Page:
Is ADHD curable?

ADHD is usually diagnosed in childhood and for some people, symptoms do get better with time, but very rarely disappear. There was even a time before the condition was properly understood when many people believed ADHD miraculously did disappear- which was simply not true. While some children ‘grow out’ of the condition, most patients don’t; their symptoms simply change or become less apparent as they transition into adulthood.


For example, hyperactivity isn’t common in adults whereas in children it is. Adults do continue to have attention problems though and also may not be able to meet deadlines well. Symptoms can always be controlled and the current treatments available for ADHD are one of the most successful treatments ensuring patients follow the treatment plans.


What are some treatment options for ADHD?

I tend to stick to the NICE guidelines. NICE, which stands for the National Institute for Health and Care Excellence, offers recommendations on how healthcare professionals should care and treat patients with specific medical conditions. These recommendations are always based on the best available evidence.


In regards to the treatment I offer, there are typically three lines of treatment I focus on for adult ADHD: medicationcognitive behavioural therapy and coaching.


Firstly, I recommend my patients to take short-acting or long-acting stimulants. These medications either work immediately or over a long period. These medications aren’t able to cure the condition but will help the patient be calmer, less impulsive and concentrate better. Some of them include:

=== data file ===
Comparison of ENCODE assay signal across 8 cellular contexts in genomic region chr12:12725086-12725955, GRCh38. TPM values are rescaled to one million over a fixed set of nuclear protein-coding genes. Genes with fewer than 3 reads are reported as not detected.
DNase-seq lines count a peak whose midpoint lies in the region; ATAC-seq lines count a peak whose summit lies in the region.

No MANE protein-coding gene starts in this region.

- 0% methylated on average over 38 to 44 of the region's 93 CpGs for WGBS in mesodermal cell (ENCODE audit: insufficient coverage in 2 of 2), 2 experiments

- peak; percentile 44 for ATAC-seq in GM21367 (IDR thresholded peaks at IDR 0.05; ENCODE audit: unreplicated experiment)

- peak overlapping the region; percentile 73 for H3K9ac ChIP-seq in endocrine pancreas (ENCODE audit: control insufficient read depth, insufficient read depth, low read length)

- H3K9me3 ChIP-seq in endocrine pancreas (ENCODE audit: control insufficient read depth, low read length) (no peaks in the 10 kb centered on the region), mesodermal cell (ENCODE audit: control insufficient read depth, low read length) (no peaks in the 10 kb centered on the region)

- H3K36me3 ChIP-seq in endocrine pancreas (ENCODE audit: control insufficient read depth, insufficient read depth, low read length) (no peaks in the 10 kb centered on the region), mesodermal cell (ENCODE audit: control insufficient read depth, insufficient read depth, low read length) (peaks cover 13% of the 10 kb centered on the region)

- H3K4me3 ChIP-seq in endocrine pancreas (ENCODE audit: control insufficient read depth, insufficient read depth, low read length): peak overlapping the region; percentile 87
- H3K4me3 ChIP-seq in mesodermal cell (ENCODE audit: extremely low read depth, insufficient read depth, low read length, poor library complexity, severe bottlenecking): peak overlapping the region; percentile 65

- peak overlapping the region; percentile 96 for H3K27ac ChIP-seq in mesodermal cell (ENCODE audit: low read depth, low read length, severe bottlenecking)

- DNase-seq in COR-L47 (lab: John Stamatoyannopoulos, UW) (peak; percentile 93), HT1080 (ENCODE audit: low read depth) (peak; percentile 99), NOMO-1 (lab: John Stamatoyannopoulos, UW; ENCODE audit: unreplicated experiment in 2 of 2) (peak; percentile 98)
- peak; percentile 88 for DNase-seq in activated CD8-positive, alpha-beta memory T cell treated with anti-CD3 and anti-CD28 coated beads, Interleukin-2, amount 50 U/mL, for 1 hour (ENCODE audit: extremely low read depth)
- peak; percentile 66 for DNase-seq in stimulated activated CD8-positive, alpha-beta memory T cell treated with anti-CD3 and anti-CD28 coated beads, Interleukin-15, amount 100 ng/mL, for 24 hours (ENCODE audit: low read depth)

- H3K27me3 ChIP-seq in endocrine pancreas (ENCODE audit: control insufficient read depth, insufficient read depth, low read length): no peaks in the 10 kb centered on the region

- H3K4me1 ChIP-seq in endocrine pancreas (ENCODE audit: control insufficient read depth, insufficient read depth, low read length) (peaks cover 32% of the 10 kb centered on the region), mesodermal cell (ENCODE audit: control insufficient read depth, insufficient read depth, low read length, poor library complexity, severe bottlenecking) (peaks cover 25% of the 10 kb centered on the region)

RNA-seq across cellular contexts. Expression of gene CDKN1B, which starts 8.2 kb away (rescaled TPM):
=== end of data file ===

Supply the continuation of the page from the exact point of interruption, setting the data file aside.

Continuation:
• methylphenidate
  • dexamfetamine
  • lisdexamfetamine
  • atomoxetine
  • guanfacine


The second line of treatment is cognitive behavioural therapy (CBT). This therapy has proven to benefit patients in some aspects of their lives but isn’t completely efficient when it comes to reducing symptoms. I often recommend combining certain medications with CBT for it be more effective.


The third line of treatment is to obtain some coaching from a professional mentor. ADHD coaching is usually a goal-orientated and collaborative approach where a mentor works with the patient to identify and develop skills necessary for the patient to achieve their full potential.


If you wish to book a consultation with Dr Lars Davidsson, visit his Top Doctors profile and check his availability.

By Dr Lars Davidsson

Dr Lars Davidsson is a highly trained consultant psychiatrist at the Anglo European Clinic with special interests including depression, post-traumatic stress disorder, adult ADHD, and anxiety. He is also an expert in medico-legal work.

Since graduating from the University of Lund in Sweden and completing his specialist training he has gained broad experience, undertaking humanitarian work in Bosnia and Herzegovina and Lithuania before arriving in the UK.

Dr Davidsson’s approach is founded on evidence-based medicine, taking into account the patient's individual needs and preferences. Fundamental to his approach is the aim to return his patients to their normal lives as quickly as possible.

Well respected in his field, he has conducted research, been published extensively and lectured both nationally and internationally.